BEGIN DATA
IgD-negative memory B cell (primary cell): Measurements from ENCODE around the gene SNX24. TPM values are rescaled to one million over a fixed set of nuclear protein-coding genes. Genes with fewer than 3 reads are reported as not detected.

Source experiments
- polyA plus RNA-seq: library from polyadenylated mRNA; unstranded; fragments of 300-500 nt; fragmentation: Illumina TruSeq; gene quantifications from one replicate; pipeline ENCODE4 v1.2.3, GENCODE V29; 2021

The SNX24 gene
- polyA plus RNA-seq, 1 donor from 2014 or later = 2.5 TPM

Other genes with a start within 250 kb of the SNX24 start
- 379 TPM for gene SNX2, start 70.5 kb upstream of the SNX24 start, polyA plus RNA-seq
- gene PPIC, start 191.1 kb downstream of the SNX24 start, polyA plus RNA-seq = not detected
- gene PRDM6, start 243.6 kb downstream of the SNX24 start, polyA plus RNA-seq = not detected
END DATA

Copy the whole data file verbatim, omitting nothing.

IgD-negative memory B cell (primary cell): Measurements from ENCODE around the gene SNX24. TPM values are rescaled to one million over a fixed set of nuclear protein-coding genes. Genes with fewer than 3 reads are reported as not detected.

Source experiments
- polyA plus RNA-seq: library from polyadenylated mRNA; unstranded; fragments of 300-500 nt; fragmentation: Illumina TruSeq; gene quantifications from one replicate; pipeline ENCODE4 v1.2.3, GENCODE V29; 2021

The SNX24 gene
- polyA plus RNA-seq, 1 donor from 2014 or later = 2.5 TPM

Other genes with a start within 250 kb of the SNX24 start
- 379 TPM for gene SNX2, start 70.5 kb upstream of the SNX24 start, polyA plus RNA-seq
- gene PPIC, start 191.1 kb downstream of the SNX24 start, polyA plus RNA-seq = not detected
- gene PRDM6, start 243.6 kb downstream of the SNX24 start, polyA plus RNA-seq = not detected